4. Discussion

Our case-control study is aimed to explore the contribution of rs780093 to both the risk of CHD and TG level in Han Chinese population. Previous studies have demonstrated that the levels of TG and low-density lipoprotein cholesterol were independent heritable risk factors for cardiovascular diseases [29]. Some of the risk genes for CHD may influence their function by regulating or interacting with these factors. TG is composed of glycerol and fatty acids; circulating levels of fatty acids had been linked to the risk of CHD [30, 31]. Previous meta-analysis has shown a strong association of rs780093 with the level of fatty acids in Europeans [32]. And rs780093 A/A genotype was associated with both elevated circulating levels of fatty acids [32] and higher TG levels in multiple populations including Europeans [15, 33], Americans [33], and African Americans [34]. Consistent with previous findings, our results revealed that rs780093 was significantly associated with TG in Han Chinese population. In GCKR, rs780093 is in strong linkage disequilibrium (LD) with rs1260326 (Pro446Leu) in both YRI ( ) and CEU HapMap populations ( ). A previous study in European-ancestry individuals showed that rs1260326 had been consistently associated with elevated triglycerides and reduced fasting plasma glucose and reduced fasting plasma glucose [35, 36]. P446L of GCKR gene had shown to reduce inhibitory activity toward glucokinase, which would be predicted to increase glycolytic level and production of malonyl-CoA, a key substrate for TG synthesis and de novo lipogenesis [36]. Future study is warranted to investigate whether GCKR variants are able to increase the availability of substrate for de novo lipogenesis.

Early-onset CHD is defined if there is acute coronary syndrome (myocardial infarction or unstable angina), a revascularization process, or a positive functional imaging study at or before the age of 50 years in men or 55 years in women [37]. Most CHD occurs in individuals aged over 65; only 5–10% of CHD occurs in younger patients [2]. Although we cannot observe a significant association between rs780093 of GCKR gene and early-onset CHD, there is a significant association of rs780093 with CHD patients after 65.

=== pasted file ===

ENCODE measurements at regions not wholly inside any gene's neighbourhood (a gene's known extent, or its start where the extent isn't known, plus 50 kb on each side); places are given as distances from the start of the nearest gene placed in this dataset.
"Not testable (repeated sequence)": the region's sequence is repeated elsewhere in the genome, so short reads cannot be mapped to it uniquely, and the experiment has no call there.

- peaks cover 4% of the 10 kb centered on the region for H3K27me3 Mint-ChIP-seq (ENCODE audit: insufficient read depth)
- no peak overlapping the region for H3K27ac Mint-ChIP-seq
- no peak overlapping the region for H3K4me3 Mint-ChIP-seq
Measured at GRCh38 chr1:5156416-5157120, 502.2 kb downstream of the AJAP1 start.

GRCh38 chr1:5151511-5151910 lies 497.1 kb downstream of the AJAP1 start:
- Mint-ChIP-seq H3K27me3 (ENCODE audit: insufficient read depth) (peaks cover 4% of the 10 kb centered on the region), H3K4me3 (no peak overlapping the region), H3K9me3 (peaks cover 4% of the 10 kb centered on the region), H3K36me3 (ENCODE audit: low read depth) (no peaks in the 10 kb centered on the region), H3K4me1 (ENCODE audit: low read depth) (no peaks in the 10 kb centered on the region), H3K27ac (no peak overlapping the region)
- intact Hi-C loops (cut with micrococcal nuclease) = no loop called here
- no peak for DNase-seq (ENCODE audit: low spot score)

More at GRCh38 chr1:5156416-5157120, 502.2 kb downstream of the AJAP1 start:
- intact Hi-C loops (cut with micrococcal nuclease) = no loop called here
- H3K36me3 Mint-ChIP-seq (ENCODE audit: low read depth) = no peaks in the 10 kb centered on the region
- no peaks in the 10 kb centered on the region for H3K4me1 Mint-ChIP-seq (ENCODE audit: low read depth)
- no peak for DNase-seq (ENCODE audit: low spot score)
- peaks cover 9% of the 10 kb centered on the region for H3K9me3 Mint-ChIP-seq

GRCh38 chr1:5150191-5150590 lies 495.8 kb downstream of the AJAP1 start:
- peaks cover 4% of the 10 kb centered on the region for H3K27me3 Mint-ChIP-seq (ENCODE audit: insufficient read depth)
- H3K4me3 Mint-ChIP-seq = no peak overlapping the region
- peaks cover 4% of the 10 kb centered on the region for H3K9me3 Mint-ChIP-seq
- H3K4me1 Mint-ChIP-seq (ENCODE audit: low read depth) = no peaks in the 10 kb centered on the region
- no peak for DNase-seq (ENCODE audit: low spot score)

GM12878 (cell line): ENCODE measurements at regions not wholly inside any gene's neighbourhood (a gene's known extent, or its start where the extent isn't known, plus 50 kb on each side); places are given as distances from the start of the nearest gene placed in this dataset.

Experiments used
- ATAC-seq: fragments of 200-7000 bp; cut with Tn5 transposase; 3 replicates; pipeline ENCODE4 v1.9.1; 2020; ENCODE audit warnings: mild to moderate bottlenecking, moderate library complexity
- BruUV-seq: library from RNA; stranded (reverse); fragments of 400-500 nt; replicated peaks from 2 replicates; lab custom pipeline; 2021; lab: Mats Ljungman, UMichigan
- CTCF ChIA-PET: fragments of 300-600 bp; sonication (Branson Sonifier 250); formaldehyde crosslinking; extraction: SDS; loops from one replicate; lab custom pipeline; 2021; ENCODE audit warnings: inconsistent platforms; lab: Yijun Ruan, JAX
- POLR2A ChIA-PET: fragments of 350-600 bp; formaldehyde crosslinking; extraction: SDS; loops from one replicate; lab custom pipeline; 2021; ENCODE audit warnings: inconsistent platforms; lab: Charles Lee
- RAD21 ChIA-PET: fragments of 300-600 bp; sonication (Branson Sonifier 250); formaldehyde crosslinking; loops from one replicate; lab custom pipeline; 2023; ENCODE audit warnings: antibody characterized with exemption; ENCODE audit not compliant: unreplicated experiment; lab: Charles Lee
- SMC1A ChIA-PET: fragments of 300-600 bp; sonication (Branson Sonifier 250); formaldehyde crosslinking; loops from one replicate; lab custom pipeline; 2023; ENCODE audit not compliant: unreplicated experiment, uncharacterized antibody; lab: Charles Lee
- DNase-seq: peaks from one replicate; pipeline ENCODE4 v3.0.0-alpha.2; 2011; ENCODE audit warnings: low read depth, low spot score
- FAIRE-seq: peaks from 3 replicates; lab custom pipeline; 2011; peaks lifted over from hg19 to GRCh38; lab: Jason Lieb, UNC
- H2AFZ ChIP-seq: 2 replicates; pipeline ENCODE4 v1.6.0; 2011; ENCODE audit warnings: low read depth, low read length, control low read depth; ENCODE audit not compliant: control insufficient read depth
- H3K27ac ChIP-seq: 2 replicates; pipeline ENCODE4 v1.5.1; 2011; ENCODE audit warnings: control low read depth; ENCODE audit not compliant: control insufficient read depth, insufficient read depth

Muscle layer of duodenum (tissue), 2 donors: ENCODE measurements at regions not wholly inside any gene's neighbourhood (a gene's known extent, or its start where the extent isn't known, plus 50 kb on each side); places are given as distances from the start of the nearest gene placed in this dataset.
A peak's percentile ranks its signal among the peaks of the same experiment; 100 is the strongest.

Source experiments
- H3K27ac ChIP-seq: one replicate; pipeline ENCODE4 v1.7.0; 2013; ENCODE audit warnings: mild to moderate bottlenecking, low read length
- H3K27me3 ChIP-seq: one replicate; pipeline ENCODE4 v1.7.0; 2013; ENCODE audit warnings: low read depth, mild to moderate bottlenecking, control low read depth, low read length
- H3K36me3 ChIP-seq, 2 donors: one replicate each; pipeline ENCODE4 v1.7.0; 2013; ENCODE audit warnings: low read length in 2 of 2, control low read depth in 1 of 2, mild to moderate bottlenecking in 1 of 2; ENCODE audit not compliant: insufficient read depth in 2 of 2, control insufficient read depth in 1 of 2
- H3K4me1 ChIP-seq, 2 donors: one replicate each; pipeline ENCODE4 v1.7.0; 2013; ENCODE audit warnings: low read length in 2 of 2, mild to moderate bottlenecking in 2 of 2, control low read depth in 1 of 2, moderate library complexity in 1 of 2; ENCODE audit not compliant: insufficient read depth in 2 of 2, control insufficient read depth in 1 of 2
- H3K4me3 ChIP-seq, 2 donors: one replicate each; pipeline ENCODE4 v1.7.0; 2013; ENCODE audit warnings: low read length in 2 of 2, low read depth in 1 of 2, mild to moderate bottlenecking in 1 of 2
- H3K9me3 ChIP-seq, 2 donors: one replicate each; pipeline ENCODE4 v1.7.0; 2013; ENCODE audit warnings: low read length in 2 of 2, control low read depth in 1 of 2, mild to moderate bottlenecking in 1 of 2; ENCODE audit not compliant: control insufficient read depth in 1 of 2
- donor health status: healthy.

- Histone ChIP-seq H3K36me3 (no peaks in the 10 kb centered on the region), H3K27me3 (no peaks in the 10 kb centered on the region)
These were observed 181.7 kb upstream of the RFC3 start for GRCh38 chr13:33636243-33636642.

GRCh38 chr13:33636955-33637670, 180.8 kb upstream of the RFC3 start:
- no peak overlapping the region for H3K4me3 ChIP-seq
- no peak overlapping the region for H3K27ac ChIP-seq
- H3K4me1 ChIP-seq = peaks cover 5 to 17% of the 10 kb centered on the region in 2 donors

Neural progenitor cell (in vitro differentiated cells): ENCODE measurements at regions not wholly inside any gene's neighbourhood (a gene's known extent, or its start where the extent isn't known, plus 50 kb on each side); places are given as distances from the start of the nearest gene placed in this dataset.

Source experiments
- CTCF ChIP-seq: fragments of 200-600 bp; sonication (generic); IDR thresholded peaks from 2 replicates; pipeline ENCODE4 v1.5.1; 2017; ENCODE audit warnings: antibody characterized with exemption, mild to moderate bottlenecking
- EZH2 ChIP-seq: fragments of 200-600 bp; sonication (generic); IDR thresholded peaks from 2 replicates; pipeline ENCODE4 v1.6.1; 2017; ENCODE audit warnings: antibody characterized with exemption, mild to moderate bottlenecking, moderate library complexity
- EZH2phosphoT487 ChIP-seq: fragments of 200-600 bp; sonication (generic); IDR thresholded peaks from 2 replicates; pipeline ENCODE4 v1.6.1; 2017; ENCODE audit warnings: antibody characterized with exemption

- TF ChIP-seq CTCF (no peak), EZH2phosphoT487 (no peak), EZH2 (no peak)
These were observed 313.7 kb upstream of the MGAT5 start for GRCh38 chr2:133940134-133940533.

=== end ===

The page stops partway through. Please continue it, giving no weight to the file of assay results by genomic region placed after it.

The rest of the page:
According to the angiographic results, CHD patients were simply divided into three subgroups by the number of coronary arteries with stenosis. This classification method of CHD might not accurately reflect the severity of CHD, since the percentage of stenosis is not taken into account for the severity scale. This limitation in the classification may lead to a lack of correlation between rs780093 and the severity of CHD. A better parameter is needed to define the extent of coronary artery stenosis.

In the present study, the allele frequency of G (47.8%) is similar with that in HapMap CHB population (42.9%). We also observed a large ethnic difference of rs780093 in European (60.6%), Sub-Saharan African (89.8%), and Chinese population (47.8%) according to rs780093 frequency report in the HapMap project database. Although a total of 1062 individuals were recruited in the present study, our association of rs780093 has a 55% power, suggesting that our sample size may be not enough. Meanwhile, all the values in the case-control study are not corrected by the number of tests; thus, we cannot exclude the possibility of false positive results in our findings.

In summary, GCKR rs780093 was significantly associated with the risk of CHD in Han Chinese population aged 65 or older and significantly lower TG levels. In addition, we observed the significant association between rs780093 and CHD after the age of 65 under the dominant model.

Authors’ Contribution

Jiangfang Lian and Jian Guo contributed equally to this work.

Acknowledgments

The research was supported by the Grants from the National Natural Science Foundation of China (31100919 and 81371469), Natural Science Foundation of Zhejiang Province (LR13H020003 and LY13H020008), K.C. Wong Magna Fund in Ningbo University, Advanced Key Scientific and Technological Programs of Ningbo (2011C51001), Fund of Ningbo Science and Technology Innovation Team (2011B82015), Natural Science Foundation of Ningbo City (2011A610037), Ningbo Social Development Research Projects (2012C50032), Ningbo Personnel Training Project (first level), and the Project of Ningbo Medicine and Science (2009A02).